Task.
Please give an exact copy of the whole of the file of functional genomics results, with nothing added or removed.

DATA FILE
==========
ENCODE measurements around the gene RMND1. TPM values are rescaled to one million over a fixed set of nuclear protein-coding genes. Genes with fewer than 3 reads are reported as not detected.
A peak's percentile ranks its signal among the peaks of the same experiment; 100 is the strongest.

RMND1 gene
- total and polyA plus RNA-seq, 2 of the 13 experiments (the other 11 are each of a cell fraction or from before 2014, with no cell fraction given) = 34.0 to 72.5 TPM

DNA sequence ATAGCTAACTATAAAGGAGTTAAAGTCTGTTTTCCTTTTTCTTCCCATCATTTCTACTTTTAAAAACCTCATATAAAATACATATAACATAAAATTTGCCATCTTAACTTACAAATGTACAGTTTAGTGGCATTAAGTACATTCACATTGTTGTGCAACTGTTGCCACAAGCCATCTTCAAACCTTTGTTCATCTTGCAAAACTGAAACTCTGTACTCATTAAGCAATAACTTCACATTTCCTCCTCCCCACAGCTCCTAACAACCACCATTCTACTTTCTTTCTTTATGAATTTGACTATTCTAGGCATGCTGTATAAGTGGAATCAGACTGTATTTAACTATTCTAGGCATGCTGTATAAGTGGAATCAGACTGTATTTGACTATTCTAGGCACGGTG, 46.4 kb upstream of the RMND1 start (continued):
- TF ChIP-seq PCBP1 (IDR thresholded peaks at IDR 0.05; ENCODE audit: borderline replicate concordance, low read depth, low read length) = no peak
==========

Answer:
ENCODE measurements around the gene RMND1. TPM values are rescaled to one million over a fixed set of nuclear protein-coding genes. Genes with fewer than 3 reads are reported as not detected.
A peak's percentile ranks its signal among the peaks of the same experiment; 100 is the strongest.

RMND1 gene
- total and polyA plus RNA-seq, 2 of the 13 experiments (the other 11 are each of a cell fraction or from before 2014, with no cell fraction given) = 34.0 to 72.5 TPM

DNA sequence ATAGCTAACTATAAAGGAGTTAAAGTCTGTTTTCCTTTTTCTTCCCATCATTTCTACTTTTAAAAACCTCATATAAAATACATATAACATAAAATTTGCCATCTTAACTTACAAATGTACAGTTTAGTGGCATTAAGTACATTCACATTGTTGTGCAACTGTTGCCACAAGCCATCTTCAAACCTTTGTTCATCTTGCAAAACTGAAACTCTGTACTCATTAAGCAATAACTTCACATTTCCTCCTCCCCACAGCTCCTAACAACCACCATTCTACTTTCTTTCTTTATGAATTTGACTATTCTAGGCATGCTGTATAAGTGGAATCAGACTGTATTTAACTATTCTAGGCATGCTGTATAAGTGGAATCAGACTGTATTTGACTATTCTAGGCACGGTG, 46.4 kb upstream of the RMND1 start (continued):
- TF ChIP-seq PCBP1 (IDR thresholded peaks at IDR 0.05; ENCODE audit: borderline replicate concordance, low read depth, low read length) = no peak